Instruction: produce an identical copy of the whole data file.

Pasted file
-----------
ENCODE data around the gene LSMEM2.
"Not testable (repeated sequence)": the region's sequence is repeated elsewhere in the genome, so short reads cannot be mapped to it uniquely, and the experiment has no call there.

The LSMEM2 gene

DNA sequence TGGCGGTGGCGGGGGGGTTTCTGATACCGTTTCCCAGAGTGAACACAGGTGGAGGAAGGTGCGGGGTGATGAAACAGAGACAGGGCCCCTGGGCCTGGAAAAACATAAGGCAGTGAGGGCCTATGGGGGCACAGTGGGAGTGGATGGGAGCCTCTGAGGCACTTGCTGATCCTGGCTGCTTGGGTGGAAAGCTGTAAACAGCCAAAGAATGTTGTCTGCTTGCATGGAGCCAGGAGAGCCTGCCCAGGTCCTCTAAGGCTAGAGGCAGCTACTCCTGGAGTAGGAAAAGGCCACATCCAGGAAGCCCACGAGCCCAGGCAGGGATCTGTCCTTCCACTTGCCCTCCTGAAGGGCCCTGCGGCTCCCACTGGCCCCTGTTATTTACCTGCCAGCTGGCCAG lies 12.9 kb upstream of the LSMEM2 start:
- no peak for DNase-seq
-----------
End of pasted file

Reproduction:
ENCODE data around the gene LSMEM2.
"Not testable (repeated sequence)": the region's sequence is repeated elsewhere in the genome, so short reads cannot be mapped to it uniquely, and the experiment has no call there.

The LSMEM2 gene

DNA sequence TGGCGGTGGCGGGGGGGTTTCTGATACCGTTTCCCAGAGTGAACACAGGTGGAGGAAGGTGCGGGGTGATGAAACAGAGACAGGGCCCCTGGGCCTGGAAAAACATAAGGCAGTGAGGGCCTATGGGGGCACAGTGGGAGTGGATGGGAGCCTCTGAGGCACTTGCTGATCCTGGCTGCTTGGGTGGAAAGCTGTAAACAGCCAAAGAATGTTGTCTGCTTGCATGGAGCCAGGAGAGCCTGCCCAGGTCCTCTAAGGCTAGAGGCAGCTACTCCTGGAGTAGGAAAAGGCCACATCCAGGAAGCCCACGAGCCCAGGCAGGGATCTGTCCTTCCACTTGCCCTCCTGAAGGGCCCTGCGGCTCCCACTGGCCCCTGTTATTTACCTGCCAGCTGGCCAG lies 12.9 kb upstream of the LSMEM2 start:
- no peak for DNase-seq